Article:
Llyn Tegid map

7. Gwydir Castle, Llanrwst, Conwy

Wonder around the lush grounds of Gwydir Castle in Snowdonia
Wonder around the lush grounds of Gwydir Castle in Snowdonia ©Alamy

Stroll around this Tudor mansion and its former estate on the edge of the Snowdonia National Park in Wales’ northern region of Conwy.

The route

  • 8.5km/5.3 miles
  • 3 hours
  • Moderate

Map and route

Gwydir Castle map

8. Aber Falls, Gwynedd

View of Aber Falls in Showdonia National Park
Autumn encroaches on Aber Falls in Snowdonia ©Getty

Admire Aber Falls and discover the surrounding history and wildlife on this dramatic valley walk through the north-west fringes of Snowdonia National Park.

The route

  • 6.7km/4.1 miles
  • 2 hours
  • Moderate

Map and route

Aber Falls map

9. Llyn y Dywarchen, Gwynedd

Llyn y Dywarchen, Gwynedd
Llyn y Dywarchen, Gwynedd ©Getty

Hike through deep valleys, along meandering forest paths and beside an old mountain railway to a mysterious lake in Wales’ Snowdonia National Park.

The route

  • 11.3km/7 miles
  • 3.5 hours
  • Moderate

Map and route

Beddgelert to Llyn y Dywarchen map

10. Coed y Brenin, Gwynedd

Coed y Brenin waterfalls
Coed y Brenin waterfalls ©Getty

Coed y Brenin Forest Park covers 9,000 acres of woodland and river valleys. Its 500-million-year-old rocks with their deposits of copper and gold once made it a centre for mining. Now it’s managed for timber and recreation, with well-marked mountain-bike, walking and running trails. This refreshing 3.5-mile route through the forest, thick with greenery, mist and roaring torrents, is the perfect family walk.

The route

  • 5.6km/3.5 miles
  • 1.5 hours
  • Easy

Route and map

Coed y Brenin map

11. Harlech to Llandecwyn, Gwynedd

Bryn Cader Faner – or ‘The Welsh Crown of Thorns’ as it is often called – was described by archaeologist Aubrey Burl as one of the wonders of prehistoric Wales
Bryn Cader Faner – or ‘The Welsh Crown of Thorns’ as it is often called – was described by archaeologist Aubrey Burl as one of the wonders of prehistoric Wales ©Alamy

From the cylindrical towers of a 13th-century castle, ascend into the Snowdonia mountains to follow a prehistoric trackway to an extraordinary Bronze Age cairn.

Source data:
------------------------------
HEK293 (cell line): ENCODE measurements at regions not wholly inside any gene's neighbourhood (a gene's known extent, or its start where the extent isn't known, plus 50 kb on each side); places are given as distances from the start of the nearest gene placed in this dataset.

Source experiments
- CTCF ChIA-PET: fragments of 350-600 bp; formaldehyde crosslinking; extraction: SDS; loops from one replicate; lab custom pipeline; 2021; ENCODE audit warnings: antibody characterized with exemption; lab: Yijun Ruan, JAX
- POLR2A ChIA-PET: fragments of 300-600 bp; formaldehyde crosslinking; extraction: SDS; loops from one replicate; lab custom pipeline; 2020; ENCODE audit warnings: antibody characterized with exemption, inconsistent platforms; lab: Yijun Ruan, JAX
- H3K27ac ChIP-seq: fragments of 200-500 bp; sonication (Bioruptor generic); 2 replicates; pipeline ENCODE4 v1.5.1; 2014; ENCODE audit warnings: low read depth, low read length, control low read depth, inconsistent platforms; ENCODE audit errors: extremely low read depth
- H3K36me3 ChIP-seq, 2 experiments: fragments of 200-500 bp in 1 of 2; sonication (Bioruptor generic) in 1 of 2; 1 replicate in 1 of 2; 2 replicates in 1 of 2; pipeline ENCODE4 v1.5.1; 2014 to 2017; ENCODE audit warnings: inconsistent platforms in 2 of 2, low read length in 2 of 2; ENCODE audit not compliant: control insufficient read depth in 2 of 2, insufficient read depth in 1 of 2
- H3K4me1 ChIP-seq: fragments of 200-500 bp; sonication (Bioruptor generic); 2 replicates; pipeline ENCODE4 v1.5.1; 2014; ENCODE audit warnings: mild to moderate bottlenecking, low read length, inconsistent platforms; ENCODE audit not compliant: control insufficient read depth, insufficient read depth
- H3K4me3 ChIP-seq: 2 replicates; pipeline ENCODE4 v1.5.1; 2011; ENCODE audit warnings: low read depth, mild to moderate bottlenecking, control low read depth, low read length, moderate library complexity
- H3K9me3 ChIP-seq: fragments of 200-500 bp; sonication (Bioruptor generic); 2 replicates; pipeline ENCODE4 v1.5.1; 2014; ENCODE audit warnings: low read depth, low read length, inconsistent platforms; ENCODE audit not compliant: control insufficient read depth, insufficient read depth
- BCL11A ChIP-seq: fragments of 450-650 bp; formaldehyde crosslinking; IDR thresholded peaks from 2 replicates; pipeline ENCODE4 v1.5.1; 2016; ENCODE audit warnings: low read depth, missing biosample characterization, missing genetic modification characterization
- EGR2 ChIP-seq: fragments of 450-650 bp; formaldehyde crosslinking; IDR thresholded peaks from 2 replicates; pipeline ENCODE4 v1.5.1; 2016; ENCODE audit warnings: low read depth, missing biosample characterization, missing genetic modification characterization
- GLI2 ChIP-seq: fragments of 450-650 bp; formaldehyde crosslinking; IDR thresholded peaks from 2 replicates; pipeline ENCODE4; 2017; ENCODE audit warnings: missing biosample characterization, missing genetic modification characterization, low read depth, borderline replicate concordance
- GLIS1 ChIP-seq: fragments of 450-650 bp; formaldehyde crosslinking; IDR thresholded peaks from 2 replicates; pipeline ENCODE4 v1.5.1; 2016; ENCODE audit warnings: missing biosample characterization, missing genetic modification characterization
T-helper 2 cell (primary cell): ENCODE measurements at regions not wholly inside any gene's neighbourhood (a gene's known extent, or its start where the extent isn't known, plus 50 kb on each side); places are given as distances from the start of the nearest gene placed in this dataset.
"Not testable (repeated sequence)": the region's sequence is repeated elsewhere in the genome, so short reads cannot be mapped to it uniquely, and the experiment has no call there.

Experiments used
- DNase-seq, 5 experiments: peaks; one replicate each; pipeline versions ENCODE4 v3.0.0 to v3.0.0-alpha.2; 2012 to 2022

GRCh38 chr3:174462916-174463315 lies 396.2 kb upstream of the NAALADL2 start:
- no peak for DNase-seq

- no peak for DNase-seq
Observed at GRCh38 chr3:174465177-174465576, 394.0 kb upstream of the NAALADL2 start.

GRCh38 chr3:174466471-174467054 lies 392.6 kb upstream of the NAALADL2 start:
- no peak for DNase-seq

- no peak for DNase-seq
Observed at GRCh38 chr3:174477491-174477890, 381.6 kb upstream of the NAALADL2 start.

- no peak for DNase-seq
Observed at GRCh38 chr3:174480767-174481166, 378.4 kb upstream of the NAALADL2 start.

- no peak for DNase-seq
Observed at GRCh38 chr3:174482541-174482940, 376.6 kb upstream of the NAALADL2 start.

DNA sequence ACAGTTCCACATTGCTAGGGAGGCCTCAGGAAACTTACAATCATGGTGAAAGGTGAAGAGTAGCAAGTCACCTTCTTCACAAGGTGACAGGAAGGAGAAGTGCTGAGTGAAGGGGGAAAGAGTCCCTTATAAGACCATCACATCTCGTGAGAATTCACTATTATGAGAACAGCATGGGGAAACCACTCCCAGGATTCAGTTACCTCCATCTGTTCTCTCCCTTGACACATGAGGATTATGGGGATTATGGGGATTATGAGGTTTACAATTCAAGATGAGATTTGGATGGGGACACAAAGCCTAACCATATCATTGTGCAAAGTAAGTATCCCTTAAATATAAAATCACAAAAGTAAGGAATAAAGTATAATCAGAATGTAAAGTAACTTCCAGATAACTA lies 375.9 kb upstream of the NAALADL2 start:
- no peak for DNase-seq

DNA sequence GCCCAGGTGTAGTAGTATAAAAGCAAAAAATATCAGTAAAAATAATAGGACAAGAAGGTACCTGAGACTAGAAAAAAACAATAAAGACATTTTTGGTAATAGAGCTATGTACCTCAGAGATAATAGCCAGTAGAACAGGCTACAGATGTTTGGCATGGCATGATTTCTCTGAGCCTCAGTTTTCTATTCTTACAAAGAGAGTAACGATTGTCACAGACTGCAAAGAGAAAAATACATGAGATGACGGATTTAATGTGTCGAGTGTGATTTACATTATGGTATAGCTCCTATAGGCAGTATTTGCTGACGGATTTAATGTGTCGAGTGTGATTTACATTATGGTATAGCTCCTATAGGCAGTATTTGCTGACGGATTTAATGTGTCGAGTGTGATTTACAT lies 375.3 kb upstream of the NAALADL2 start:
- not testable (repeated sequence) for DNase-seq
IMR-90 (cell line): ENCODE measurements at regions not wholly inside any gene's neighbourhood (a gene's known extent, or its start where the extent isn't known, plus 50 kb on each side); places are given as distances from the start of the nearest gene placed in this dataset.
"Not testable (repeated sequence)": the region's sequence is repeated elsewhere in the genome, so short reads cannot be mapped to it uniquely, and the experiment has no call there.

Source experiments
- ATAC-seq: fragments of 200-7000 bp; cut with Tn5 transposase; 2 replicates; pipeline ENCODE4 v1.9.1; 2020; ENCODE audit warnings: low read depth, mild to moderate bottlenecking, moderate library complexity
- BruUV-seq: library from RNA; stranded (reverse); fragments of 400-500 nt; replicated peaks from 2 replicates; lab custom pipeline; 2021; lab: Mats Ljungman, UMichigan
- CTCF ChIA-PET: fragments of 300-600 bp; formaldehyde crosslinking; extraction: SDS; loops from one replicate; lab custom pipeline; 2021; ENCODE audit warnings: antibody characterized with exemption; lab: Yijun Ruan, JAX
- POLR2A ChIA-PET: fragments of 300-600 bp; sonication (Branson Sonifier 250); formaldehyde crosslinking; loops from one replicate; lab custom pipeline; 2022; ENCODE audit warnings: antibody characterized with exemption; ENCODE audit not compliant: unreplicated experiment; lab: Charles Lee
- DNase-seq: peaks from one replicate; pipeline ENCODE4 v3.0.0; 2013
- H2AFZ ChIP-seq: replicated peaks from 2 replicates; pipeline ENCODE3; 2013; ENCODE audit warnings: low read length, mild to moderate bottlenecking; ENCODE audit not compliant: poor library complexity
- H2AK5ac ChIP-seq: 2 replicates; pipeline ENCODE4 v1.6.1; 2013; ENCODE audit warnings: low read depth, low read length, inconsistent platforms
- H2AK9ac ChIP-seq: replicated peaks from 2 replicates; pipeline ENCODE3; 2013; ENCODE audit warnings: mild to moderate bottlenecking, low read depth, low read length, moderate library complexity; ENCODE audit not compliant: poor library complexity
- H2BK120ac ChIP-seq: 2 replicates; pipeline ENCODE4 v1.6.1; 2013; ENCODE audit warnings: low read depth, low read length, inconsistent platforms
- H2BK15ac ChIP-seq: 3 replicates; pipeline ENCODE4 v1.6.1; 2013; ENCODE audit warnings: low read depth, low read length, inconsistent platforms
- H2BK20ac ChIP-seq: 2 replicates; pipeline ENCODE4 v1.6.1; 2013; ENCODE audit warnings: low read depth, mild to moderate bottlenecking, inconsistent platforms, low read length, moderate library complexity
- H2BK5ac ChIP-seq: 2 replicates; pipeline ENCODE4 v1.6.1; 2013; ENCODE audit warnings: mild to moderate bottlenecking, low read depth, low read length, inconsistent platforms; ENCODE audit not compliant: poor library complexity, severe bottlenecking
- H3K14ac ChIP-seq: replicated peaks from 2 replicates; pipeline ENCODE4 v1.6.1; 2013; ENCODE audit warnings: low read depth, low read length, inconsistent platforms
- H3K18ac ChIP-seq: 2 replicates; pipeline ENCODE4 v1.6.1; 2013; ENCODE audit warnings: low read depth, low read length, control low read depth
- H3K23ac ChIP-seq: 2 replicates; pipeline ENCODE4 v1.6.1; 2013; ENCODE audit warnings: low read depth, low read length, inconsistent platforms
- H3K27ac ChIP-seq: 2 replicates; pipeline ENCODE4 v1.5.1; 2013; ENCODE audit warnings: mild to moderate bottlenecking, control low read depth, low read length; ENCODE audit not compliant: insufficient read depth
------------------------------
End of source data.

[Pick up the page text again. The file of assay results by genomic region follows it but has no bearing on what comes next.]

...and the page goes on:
The route

  • 15.9km/10 miles
  • 5 hours
  • Hard

Route and map

Harlech map

12. Cnicht, Snowdonia

Cnicht Snowdonia ©Alamy
Cnicht Snowdonia ©Alamy

Soaring in poetic isolation among Snowdonia’s famed mountains – Tryfan, Glyder Fawr and Carnedd Gwenllian – is Cnicht. Venture into the Moelwynion mountain range and climb through this prehistoric landscape to the pyramidal zenith of mighty mountain.

The route

  • 14.7km/9.1 miles
  • 5.5 hours
  • Hard

Route and map

Cnicht map

13. Marloes Peninsula, Pembrokeshire

Marloes Peninsula, Pembrokeshire
Rainbow above Wooltack Point on the Deer Park in Pembrokeshire, Wales, UK ©Drew Buckley

One of the finest stretches on the Pembrokeshire coastline, the Marloes Peninsula takes in a long sandy beach, dramatic rock formations and clifftops of wildflowers.

The route

  • 8.8km/5.4 miles
  • 3 hours
  • Moderate

Map and route

Marloes Peninsula map

14. Dyffryn Fernant Garden, Pembrokeshire

Dyffryn Fernant gardens
Dyffryn Fernant gardens ©Alamy

Few places talk to the landscape quite like Dyffryn – explore these pretty gardens in Pembrokeshire National Park then step into the hills for a seven-mile loop walk.

The route

  • 11.6km/7.2 miles
  • 4.5 hours
  • Moderate/hard

Map and route

Dyffryn Fernant Garden map

15. Caldey Island, Pembrokeshire

Look for cormorants and other seabirds on the cliffs of Caldey Island